With elegant flowers ranging from pale and slender to vibrant doubles, the long-flowering fuchsia more than earns its place in any summer garden.
Bush and trailing fuchsias are perfect for summer containers or hanging baskets while hardy fuchsias can even be used to create an informal hedge. Pruning them is a simple task - you just need to follow our easy step-by-step guide…
|The type of fuchsia you have determines when it should be pruned
Image: Fuchsia 'Shrimp Cocktail' from T&M
All fuchsias flower on new growth, so pruning is used to remove the dead stems from the previous year.
Fuchsias fall into two groups: those that are hardy enough to be left outside over winter, and tender varieties that need cold weather protection in a heated greenhouse or conservatory. When you need to prune your fuchsia will be determined by which type you have.
|Hardy varieties should be pruned in spring, when new growth starts to appear
Image: Fuchsia 'Delta's Sarah' from T&M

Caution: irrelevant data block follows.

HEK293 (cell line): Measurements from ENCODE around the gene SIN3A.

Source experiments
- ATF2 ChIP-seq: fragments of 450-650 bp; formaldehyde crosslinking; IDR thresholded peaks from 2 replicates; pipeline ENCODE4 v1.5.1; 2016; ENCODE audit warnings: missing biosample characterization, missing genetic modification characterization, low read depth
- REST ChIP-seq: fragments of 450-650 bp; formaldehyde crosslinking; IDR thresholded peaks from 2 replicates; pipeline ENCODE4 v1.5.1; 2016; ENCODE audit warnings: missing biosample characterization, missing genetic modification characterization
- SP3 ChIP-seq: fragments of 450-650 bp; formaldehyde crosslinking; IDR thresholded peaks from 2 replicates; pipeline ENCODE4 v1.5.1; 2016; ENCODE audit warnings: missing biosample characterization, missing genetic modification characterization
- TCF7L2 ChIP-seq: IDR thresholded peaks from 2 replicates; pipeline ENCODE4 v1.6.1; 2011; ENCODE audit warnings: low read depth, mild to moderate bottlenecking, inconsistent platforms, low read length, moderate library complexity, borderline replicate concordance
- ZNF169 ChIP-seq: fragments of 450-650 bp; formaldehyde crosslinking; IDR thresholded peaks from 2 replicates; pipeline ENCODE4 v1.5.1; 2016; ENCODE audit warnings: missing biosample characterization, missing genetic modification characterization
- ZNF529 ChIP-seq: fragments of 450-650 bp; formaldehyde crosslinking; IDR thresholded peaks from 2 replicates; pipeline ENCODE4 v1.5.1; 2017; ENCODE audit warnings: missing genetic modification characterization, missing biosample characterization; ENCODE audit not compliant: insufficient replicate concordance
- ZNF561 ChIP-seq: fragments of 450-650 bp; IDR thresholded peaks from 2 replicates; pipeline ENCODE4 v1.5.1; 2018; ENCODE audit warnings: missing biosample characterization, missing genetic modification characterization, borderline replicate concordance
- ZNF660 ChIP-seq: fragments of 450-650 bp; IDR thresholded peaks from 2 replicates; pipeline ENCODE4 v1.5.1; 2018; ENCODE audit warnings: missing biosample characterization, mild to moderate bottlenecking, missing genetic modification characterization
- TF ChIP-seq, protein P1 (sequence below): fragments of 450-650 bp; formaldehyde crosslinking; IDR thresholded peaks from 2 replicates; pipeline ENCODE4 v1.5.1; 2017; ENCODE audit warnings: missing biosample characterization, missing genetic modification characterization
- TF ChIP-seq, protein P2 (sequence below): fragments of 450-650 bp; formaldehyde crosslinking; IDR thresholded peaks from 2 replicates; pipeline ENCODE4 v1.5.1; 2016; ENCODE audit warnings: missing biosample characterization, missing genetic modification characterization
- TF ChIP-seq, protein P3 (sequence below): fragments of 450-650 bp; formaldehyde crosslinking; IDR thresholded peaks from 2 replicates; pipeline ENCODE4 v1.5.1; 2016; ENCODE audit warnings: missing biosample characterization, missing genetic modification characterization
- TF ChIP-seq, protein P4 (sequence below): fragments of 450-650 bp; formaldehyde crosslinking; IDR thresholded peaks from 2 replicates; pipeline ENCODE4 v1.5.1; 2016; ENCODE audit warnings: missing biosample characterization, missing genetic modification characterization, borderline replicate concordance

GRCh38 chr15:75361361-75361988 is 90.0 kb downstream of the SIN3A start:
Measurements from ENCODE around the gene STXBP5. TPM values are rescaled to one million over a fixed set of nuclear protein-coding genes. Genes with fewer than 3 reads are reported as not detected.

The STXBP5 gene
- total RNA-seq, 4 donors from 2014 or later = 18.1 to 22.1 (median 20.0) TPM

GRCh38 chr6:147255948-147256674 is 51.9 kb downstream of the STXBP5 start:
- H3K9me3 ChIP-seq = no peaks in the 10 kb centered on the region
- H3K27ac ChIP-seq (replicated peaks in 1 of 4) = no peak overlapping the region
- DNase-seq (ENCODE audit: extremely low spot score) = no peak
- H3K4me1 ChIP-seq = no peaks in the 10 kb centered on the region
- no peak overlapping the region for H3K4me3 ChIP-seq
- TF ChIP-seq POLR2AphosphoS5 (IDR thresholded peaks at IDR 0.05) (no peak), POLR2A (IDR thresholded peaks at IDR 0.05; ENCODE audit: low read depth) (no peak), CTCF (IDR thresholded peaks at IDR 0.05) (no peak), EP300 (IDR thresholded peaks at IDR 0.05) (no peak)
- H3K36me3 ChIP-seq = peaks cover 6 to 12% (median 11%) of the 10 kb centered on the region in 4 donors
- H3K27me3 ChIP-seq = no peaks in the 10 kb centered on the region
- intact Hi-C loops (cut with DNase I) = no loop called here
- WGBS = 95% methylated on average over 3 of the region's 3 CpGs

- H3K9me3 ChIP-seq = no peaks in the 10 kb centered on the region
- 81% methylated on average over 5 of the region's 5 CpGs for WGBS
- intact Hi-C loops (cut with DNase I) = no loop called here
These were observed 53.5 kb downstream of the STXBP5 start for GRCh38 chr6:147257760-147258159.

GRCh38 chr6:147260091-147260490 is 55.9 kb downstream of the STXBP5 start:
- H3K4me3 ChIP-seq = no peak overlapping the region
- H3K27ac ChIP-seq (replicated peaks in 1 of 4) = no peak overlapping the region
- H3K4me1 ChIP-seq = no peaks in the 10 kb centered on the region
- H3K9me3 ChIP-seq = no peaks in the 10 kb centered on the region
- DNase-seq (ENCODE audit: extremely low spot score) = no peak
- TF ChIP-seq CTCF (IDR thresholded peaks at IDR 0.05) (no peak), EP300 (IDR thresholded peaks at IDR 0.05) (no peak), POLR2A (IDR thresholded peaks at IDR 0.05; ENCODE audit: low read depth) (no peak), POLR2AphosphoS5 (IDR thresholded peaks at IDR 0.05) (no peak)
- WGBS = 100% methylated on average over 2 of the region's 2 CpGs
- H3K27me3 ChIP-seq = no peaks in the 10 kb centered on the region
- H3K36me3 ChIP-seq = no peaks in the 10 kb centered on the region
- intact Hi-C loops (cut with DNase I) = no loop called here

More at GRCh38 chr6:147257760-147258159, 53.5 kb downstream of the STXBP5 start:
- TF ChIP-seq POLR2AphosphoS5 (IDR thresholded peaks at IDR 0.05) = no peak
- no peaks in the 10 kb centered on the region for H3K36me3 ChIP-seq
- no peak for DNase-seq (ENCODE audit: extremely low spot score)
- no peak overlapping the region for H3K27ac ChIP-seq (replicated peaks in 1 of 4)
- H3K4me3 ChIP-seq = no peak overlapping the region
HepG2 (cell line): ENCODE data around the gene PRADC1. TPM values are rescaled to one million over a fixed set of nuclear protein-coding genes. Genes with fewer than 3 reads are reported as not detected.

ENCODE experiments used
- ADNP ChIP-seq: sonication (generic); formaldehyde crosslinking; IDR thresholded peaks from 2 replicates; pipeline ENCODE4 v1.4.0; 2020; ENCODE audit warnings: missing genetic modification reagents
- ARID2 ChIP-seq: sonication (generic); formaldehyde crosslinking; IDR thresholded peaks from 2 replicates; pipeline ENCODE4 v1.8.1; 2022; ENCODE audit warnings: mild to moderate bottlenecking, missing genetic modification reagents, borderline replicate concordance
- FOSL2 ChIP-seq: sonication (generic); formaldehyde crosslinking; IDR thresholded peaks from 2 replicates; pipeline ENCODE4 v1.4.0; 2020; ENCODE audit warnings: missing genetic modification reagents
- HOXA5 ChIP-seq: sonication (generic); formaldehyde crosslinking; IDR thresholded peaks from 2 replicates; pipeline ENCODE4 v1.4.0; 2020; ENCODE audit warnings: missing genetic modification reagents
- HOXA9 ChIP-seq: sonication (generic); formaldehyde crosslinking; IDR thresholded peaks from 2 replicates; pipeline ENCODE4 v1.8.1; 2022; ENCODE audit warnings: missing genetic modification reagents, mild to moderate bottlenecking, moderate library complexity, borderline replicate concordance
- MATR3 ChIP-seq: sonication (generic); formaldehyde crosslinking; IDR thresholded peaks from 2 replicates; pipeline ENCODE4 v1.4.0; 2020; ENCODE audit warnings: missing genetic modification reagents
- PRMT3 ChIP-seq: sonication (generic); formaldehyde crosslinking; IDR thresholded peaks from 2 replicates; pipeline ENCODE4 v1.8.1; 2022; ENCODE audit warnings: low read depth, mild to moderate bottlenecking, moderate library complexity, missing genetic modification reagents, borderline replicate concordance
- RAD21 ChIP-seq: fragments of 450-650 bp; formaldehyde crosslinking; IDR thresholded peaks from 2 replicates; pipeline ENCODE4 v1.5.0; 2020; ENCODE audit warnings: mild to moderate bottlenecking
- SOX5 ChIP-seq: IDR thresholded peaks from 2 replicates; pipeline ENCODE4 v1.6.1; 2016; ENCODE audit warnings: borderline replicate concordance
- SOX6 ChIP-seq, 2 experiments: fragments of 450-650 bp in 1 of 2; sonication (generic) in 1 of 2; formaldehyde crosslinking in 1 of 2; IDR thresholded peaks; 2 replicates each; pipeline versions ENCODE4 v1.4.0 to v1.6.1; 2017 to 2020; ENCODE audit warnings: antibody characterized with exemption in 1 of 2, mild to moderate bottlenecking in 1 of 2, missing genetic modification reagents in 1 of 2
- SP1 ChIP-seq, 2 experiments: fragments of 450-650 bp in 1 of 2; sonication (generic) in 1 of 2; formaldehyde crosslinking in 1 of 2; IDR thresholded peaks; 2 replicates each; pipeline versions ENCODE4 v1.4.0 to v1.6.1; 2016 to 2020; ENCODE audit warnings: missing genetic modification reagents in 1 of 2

Hardy fuchsias that are left outside in the garden are best left untouched until winter is over. Leaving the old top growth in place through the coldest months will help to protect the plant’s crown. It also reduces the risk of introducing disease through cut wounds.
Prune your hardy fuchsias in late March or April once the new growth begins to show. In colder parts of the country, leave it until all risk of frost has passed. Using sharp secateurs to prevent damage, cut back every stem to a pair of leaf buds around 7cm to 10cm above the earth.
If an old plant needs rejuvenating, cut all the stems back to the ground to stimulate new shoots.
Fuchsias grown as hedges should be cut back to a pair of buds in early spring, to give an even shape. Leggy hedges can also be reinvigorated by cutting back hard, possibly choosing alternating plants over two years so that the barrier is maintained.
|Tender fuchsias should be cut back by half before overwintering
Image: Fuchsia 'Happy Wedding Day' from T&M
Fuchsia plants that need to be overwintered undercover should be lifted by the end of September before the first frost, potted up, and cut back by about half. Remove as many of the leaves as possible.
When spring arrives, prune out all the weak growth and cut back all the stems to the lowest pair of good buds. As the side shoots grow, pinch out the growing tip after every three sets of leaves until plants reach the size you want. Pinching out the growing tips will help to produce a bushier plant with plenty of flowers.
Visit our fuchsias hub page for links to more more help and information on fuchsia growing and care.
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